Bono's appeal carried him far in the past thirty-odd years. Browne observes that "while mere photo-ops with Bush had earned Bono the anger of many US (and Irish) liberals, his lavish praise for Obama put him firmly in their company". Still, this journalist concedes that while his musical career may still hold surprises, his activism may find a less gullible hearing from those who connect Bono more closely with "Washington's powerful elite" over the past two decades, no matter which party.

This critique nears its conclusion, in what is a slightly wearying (Browne rarely questions the tropes of radical rhetoric--the one weaker point I can find, but then, would Verso have published this otherwise?) but often astute analysis, by reminding us of how a rock star's hubris may await Bono's next career move. It's a supposedly "post-recession" recovery, we are told by those with whom Bono partied and politicked. The best albums of U2 appeared quite a while back. Mephisto McFly buzzed away. Bono buys stock in Facebook.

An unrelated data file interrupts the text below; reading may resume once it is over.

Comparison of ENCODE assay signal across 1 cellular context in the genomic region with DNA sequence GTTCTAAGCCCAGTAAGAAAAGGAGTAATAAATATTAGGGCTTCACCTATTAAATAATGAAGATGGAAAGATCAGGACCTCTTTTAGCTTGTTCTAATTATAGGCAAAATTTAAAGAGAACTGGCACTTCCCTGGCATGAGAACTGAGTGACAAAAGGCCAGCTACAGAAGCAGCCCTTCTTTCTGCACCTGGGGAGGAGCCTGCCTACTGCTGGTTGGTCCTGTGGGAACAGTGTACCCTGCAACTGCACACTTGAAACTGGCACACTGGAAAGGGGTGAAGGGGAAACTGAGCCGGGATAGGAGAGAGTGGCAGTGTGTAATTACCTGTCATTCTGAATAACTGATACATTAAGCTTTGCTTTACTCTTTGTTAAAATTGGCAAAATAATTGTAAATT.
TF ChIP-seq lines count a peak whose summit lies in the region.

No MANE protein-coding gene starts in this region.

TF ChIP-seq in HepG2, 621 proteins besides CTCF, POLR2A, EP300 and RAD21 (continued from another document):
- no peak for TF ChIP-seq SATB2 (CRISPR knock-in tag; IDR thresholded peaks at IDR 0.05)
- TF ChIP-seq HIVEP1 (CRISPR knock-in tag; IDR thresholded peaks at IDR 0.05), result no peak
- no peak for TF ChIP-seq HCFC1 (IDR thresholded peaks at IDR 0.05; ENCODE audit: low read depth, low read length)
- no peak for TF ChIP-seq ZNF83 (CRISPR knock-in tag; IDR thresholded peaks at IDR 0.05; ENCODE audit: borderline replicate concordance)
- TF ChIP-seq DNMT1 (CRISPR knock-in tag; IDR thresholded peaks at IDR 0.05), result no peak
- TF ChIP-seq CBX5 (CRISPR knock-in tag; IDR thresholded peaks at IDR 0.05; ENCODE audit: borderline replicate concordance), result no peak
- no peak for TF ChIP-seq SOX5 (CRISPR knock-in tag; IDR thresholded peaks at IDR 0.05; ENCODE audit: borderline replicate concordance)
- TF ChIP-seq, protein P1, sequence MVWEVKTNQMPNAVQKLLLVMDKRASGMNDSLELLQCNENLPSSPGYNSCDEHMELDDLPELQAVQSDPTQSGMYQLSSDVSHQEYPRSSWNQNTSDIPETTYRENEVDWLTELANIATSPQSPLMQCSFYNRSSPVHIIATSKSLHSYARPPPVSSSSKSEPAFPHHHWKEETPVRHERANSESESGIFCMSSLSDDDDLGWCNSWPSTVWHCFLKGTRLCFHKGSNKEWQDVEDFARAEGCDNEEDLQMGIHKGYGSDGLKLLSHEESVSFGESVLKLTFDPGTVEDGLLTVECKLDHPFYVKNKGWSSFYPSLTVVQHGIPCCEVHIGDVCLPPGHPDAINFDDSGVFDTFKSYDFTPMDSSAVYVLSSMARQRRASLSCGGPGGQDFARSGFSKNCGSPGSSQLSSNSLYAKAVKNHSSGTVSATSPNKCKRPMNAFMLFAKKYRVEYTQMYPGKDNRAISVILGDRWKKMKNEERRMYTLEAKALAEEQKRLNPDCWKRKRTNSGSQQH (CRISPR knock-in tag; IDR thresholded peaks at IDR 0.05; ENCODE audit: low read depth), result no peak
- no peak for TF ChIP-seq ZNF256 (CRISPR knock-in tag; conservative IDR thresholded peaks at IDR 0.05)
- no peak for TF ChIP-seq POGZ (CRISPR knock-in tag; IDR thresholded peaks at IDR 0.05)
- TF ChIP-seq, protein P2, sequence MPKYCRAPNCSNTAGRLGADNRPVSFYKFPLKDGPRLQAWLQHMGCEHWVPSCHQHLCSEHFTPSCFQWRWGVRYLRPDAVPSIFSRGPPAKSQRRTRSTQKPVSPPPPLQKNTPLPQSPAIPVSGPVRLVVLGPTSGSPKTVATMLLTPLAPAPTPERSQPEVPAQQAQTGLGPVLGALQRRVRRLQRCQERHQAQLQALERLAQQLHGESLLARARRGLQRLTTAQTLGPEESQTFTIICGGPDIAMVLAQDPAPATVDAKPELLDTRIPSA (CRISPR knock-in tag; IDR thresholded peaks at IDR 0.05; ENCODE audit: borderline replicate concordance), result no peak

"A decade ago, one might arguably have suggested that he stood outside the system, bringing some moral authority to bear on questions of global poverty and disease and what to do about them. Today, as a high-profile multimillionaire investor, as part of a band of notorious tax-avoiders who assured us that financial innovation was the route to success, as the man who dressed a bunch of multinational corporations in the favoured shade of (RED), as the Blairite who applauded when the world's war-mongers pretended to lavish some relief on a few poor countries while saddling them with more neoliberal conditions -- today, he is hard to see as anything other than one of Them, the elite 1 per cent of 1 per cent."